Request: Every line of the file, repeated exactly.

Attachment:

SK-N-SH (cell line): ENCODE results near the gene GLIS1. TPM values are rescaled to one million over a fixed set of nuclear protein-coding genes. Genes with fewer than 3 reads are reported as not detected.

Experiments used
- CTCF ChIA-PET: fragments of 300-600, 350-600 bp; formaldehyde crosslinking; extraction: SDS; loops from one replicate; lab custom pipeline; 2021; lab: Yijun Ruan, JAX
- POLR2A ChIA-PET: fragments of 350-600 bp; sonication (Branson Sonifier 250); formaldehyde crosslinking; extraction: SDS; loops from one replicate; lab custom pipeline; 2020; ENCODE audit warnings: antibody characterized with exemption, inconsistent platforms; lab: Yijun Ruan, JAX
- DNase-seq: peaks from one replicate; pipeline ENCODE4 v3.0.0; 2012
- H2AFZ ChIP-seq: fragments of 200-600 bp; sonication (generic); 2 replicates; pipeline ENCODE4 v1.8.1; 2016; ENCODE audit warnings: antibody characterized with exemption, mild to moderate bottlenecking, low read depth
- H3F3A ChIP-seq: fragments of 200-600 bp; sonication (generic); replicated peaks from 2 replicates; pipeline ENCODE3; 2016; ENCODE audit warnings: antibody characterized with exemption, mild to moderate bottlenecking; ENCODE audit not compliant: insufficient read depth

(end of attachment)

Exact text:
SK-N-SH (cell line): ENCODE results near the gene GLIS1. TPM values are rescaled to one million over a fixed set of nuclear protein-coding genes. Genes with fewer than 3 reads are reported as not detected.

Experiments used
- CTCF ChIA-PET: fragments of 300-600, 350-600 bp; formaldehyde crosslinking; extraction: SDS; loops from one replicate; lab custom pipeline; 2021; lab: Yijun Ruan, JAX
- POLR2A ChIA-PET: fragments of 350-600 bp; sonication (Branson Sonifier 250); formaldehyde crosslinking; extraction: SDS; loops from one replicate; lab custom pipeline; 2020; ENCODE audit warnings: antibody characterized with exemption, inconsistent platforms; lab: Yijun Ruan, JAX
- DNase-seq: peaks from one replicate; pipeline ENCODE4 v3.0.0; 2012
- H2AFZ ChIP-seq: fragments of 200-600 bp; sonication (generic); 2 replicates; pipeline ENCODE4 v1.8.1; 2016; ENCODE audit warnings: antibody characterized with exemption, mild to moderate bottlenecking, low read depth
- H3F3A ChIP-seq: fragments of 200-600 bp; sonication (generic); replicated peaks from 2 replicates; pipeline ENCODE3; 2016; ENCODE audit warnings: antibody characterized with exemption, mild to moderate bottlenecking; ENCODE audit not compliant: insufficient read depth